Sam McCormack was barely one when he was diagnosed with a rare genetic disease in which most children don’t live past age 10.
His family now shares the story of the brave little boy raising money for a life-saving rare disease center run out of Perth Children’s Hospital.
Born alongside his twin brother Brody, Sam initially showed features of spinal kyphosis, a severe curvature of the spine, which led to Sam’s parents, Bibiana and Bernard, taking him to various specialists.
DISCOVER THE LATEST NEWS NEAR YOU WITH PERTHNOW DIGITAL EDITIONS
After seeing experts from physiotherapists to neurologists, then waiting six weeks for blood test results, the McCormacks finally got a call asking to take Sam to Perth Children’s Hospital.
Sam’s diagnosis of MPS 1, a lack of an enzyme in the body that causes a buildup of sugar molecules, leading to organ damage, made Ms. McCormack “heartbroken” behind.
Camera icon Sam McCormack with his father, Bernard. Credit: Stephen Heath/Stephen Heath Photography
“Finding out that your son has a complex, rare disease that they don’t normally live with is so scary,” said Ms. McCormack.
“It’s a disease that affects the body because it’s a change in the gene that makes an enzyme, so it affects the brain, heart, and almost every part of the body.
“There’s a one in 100,000 chance of carrying the gene – which Bernard and I both do.
“From the moment Sam was diagnosed, we were just thrown into the hospital system.”
After numerous appointments with more specialists and lengthy weekly enzyme infusions, the McCormacks began preparing Sam for a bone marrow transplant in the hopes that it would stop possible damage to his brain.
However, after a “traumatic” transplant and three months of recovery in PCH, Sam deteriorated further, forcing the McCormacks to move to Queensland for a second transplant.
Twenty-two days after the transplant, Sam’s cells began to return.
Ms. McCormack said it was difficult for her family to move from Perth to allow Sam to undergo his second transplant.
Camera iconThe McCormack family. Credit: Stephen Heath/Stephen Heath Photography
“It was difficult to move to Queensland and be away from our extended family, especially my sister and mother,” she said.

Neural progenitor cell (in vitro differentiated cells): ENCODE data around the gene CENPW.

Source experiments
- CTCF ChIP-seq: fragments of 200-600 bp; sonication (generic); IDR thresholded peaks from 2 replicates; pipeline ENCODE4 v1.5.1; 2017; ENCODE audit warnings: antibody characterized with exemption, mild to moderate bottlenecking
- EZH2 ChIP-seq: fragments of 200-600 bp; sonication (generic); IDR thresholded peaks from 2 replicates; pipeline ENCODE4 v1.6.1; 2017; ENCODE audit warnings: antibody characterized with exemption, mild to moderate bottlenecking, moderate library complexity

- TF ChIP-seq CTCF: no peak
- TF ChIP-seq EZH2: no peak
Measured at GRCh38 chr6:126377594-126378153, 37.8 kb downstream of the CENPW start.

“With MPS, I know there’s a lot more exposure in the US and beyond in the UK, but I suppose we’re so isolated here in Perth.
“It would be great to have a dedicated care center and hospice in Perth as navigating the hospital system and all the individual departments can be very difficult.
“So to have everything under one roof would be so good — especially for the parents.”
To help care for children with rare diseases in WA, the Perth Children’s Hospital Foundation launched a funding commitment for the world’s first clinical center of excellence for rare diseases this year.
Funded by the PCHF, the center will improve community awareness, early identification of children with potential rare diseases, and enhanced support for WA families to help the 63,000 children in WA who suffer from rare diseases.
Camera IconSam with his mother, Bibiana. Credit: Stephen Heath/Stephen Heath Photography
After spending two years in and out of the hospital, Ms. McCormack said Sam, now four was doing “great” with above-average levels of enzymes.
“Obviously, he’s still missing something, but he’s doing well and continues to learn new things,” she said.
“His speech is slowed down, and his body is different, and we’ll have to deal with his spine and other things later, but he brings our family so much happiness.
“As a parent, it’s very vrd to see your child go through that because you feel helpless, but Sam is a fighter.
“II hope that his life is full of happiness and that we can continue giving him the best.”
Donate at pchf.org.au/appeal to help children with rare diseases like Sam and make the Perth Children’s Hospital Clinical Care Center a reality.